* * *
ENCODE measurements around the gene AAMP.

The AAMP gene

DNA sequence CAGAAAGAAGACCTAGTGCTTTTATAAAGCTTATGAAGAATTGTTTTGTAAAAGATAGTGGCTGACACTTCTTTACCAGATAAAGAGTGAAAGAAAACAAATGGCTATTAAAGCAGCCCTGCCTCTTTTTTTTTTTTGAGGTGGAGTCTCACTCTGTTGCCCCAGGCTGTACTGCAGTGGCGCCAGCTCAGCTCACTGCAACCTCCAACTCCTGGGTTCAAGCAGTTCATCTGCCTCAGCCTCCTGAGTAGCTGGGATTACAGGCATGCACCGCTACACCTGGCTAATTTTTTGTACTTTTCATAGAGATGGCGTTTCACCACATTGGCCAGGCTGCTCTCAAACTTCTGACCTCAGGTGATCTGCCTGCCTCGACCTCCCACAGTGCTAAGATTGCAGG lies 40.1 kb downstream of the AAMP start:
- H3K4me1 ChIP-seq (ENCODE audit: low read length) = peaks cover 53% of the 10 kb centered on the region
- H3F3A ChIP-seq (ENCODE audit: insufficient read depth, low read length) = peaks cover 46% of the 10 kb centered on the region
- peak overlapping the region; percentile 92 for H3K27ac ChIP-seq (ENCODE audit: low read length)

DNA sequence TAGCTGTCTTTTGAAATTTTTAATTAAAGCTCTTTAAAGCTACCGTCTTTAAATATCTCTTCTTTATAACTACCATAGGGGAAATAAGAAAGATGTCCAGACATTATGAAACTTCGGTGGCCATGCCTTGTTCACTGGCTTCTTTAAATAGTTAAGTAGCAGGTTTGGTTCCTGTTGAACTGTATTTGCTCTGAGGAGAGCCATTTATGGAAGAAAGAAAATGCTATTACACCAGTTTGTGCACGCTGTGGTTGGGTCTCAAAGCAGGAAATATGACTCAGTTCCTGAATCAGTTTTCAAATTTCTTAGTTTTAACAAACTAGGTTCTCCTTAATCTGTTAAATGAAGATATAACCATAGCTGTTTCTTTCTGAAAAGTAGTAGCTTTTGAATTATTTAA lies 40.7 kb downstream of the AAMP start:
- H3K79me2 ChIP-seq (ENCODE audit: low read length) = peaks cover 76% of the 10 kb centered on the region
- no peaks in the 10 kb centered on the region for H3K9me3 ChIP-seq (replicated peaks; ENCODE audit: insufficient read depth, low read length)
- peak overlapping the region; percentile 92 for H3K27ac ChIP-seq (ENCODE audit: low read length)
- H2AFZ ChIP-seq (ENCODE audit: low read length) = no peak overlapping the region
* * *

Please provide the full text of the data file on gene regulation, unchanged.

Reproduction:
ENCODE measurements around the gene AAMP.

The AAMP gene

DNA sequence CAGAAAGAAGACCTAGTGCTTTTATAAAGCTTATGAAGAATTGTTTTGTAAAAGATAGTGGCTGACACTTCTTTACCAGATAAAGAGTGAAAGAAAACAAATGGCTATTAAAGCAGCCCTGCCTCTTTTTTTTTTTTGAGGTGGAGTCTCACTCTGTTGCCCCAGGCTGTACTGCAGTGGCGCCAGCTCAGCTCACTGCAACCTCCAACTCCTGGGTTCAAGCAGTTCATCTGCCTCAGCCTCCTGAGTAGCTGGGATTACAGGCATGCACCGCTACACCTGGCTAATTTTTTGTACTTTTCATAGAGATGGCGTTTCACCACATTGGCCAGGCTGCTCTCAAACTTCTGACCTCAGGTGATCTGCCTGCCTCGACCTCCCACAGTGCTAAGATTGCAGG lies 40.1 kb downstream of the AAMP start:
- H3K4me1 ChIP-seq (ENCODE audit: low read length) = peaks cover 53% of the 10 kb centered on the region
- H3F3A ChIP-seq (ENCODE audit: insufficient read depth, low read length) = peaks cover 46% of the 10 kb centered on the region
- peak overlapping the region; percentile 92 for H3K27ac ChIP-seq (ENCODE audit: low read length)

DNA sequence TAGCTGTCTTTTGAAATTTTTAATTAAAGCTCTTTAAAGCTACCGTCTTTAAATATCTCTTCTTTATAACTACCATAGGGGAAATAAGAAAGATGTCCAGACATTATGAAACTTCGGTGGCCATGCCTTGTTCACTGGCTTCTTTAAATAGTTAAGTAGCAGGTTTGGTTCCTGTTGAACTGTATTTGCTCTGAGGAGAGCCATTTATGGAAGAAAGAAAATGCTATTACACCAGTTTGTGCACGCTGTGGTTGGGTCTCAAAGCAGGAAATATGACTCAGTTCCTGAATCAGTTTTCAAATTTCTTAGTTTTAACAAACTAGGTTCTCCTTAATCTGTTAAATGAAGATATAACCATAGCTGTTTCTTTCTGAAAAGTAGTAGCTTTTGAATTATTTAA lies 40.7 kb downstream of the AAMP start:
- H3K79me2 ChIP-seq (ENCODE audit: low read length) = peaks cover 76% of the 10 kb centered on the region
- no peaks in the 10 kb centered on the region for H3K9me3 ChIP-seq (replicated peaks; ENCODE audit: insufficient read depth, low read length)
- peak overlapping the region; percentile 92 for H3K27ac ChIP-seq (ENCODE audit: low read length)
- H2AFZ ChIP-seq (ENCODE audit: low read length) = no peak overlapping the region